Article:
Legislation Would Use Foreign Bribery Fines to Fund Global Anti-Corruption Efforts
Washington, DC — U.S. Senators Ben Cardin (D-MD) and Roger Wicker (R-MS) introduced legislation Thursday that would establish a global anti-corruption action fund at the State Department, dedicated to shoring up the rule of law abroad and combating global corruption. The legislation – the Countering Russian and Other Overseas Kleptocracy (CROOK) Act (S.158) – would fund programs by drawing on multi-million dollar fines levied under the Foreign Corrupt Practices Act against U.S. and foreign companies caught bribing foreign officials. Representatives Bill Keating (D-MA) and Brian Fitzpatrick (R-PA) introduced a companion draft (H.R.402) in the House last month.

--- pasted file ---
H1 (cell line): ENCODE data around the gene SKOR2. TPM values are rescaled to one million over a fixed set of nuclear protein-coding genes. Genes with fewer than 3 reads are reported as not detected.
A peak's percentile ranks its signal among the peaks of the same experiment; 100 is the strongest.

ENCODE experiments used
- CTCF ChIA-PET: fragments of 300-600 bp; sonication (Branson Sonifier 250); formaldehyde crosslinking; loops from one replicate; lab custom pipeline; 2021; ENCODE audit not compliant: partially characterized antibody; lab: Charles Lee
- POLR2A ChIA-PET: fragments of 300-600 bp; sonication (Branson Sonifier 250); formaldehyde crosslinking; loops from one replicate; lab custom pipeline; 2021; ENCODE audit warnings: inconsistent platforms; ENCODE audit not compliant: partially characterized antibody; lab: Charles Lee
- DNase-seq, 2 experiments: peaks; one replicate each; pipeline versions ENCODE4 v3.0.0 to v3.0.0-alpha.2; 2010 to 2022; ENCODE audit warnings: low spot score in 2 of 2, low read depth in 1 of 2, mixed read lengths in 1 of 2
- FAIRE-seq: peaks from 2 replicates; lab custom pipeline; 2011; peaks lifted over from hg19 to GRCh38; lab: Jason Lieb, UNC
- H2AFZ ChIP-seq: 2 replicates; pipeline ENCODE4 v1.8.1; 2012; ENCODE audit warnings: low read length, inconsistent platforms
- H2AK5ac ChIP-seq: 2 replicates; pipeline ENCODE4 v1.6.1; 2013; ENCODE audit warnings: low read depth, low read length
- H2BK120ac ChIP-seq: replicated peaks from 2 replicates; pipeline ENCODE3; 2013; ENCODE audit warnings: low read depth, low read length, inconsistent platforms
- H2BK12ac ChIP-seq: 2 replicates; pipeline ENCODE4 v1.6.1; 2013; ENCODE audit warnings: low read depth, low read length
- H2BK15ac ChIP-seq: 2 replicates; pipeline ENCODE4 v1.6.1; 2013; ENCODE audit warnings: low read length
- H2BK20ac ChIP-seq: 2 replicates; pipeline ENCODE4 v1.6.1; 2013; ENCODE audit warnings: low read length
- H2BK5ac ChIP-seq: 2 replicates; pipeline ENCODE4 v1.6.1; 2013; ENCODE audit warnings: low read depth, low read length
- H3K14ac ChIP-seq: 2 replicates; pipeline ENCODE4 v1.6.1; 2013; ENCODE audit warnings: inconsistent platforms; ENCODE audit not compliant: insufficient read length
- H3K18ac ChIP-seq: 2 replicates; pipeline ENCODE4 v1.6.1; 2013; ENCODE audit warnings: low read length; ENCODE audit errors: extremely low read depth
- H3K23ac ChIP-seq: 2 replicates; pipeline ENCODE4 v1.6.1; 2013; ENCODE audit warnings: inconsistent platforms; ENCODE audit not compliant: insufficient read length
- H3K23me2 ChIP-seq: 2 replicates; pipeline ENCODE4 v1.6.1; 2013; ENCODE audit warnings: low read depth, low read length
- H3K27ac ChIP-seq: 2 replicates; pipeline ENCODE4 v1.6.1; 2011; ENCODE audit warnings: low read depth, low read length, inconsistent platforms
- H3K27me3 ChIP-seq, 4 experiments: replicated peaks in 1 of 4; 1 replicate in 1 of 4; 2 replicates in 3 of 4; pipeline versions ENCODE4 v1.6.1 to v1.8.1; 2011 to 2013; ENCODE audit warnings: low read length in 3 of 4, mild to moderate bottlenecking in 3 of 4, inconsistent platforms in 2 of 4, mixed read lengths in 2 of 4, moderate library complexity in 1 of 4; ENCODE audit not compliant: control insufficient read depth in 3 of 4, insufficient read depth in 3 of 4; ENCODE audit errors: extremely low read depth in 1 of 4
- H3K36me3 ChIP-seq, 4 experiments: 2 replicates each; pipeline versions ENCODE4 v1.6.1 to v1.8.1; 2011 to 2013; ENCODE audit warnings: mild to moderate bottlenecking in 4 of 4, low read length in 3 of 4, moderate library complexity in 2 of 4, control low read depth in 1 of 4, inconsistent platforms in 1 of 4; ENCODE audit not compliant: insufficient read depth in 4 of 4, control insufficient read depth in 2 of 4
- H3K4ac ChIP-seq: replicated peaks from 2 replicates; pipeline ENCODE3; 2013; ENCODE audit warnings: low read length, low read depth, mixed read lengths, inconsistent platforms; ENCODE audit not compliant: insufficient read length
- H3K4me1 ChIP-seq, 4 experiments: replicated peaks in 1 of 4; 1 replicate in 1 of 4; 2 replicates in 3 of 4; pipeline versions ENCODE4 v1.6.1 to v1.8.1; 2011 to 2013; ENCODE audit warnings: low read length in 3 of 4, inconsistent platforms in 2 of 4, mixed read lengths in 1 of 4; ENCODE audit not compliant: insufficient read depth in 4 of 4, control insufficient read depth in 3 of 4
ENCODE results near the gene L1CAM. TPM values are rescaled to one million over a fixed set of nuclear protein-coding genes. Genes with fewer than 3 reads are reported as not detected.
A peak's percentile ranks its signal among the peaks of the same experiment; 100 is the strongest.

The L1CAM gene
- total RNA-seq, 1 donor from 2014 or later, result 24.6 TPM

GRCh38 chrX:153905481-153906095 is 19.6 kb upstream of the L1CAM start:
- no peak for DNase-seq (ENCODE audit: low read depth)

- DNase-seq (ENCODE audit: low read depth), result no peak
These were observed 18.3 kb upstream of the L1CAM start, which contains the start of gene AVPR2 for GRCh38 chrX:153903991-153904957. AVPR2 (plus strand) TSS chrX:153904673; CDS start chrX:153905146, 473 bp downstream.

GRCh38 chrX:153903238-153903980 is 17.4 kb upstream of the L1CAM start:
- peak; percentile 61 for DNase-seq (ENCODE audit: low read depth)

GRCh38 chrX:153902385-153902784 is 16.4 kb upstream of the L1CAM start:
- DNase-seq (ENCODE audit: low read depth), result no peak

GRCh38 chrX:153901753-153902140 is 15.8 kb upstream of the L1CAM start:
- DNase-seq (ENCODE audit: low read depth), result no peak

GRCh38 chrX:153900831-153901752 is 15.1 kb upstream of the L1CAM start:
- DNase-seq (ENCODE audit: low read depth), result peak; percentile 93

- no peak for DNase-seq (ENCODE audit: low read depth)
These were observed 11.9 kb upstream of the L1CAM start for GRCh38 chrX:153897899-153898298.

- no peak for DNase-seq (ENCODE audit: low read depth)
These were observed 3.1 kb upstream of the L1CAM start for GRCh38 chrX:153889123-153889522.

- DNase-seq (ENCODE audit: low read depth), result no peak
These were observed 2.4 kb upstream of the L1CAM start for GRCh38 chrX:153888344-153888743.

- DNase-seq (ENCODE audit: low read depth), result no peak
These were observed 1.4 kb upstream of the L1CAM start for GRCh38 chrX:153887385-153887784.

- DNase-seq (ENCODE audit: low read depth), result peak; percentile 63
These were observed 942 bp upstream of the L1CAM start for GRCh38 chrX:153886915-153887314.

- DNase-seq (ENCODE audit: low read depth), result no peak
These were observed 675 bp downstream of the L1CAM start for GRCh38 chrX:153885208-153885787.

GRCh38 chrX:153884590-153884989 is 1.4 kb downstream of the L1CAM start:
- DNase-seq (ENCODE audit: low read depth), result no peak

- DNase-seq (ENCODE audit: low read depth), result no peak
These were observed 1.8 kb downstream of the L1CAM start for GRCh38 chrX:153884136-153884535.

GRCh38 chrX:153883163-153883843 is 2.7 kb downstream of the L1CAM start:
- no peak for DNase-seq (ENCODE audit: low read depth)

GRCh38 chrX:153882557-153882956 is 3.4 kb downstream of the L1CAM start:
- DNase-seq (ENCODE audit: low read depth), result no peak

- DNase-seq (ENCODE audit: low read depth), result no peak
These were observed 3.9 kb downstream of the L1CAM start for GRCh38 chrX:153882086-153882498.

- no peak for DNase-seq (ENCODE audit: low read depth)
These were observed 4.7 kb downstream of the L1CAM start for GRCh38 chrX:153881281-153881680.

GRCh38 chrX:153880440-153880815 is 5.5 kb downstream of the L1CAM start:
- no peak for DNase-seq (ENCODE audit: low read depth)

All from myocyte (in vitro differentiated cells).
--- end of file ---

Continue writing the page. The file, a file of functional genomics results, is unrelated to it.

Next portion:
Erica Hanichak, government affairs director for the FACT Coalition, issued the following statement:
“Corruption is a major economic and national security threat to the United States. Corruption undermines the rule of law, provides the lifeblood of authoritarian regimes, fuels human rights abuses, aids tax dodging, and enables transnational organized crime to flourish. It diverts precious resources away from those who most need them and fosters disillusionment with government and popular unrest.
“President Biden, National Security Advisor Jake Sullivan and other top officials have put foreign kleptocrats on notice by making anti-corruption a core part of America’s foreign policy. Congress should deliver tools, like the CROOK Act, and the partnership to make it happen.”
Note to the Editor:
- Read our previous letter in support of this bill along with other anti-corruption measures here.
- Read the Cardin-Wicker press release here.
- Read the Keating-Fitzpatrick press release here.
Government Affairs Director, The FACT Coalition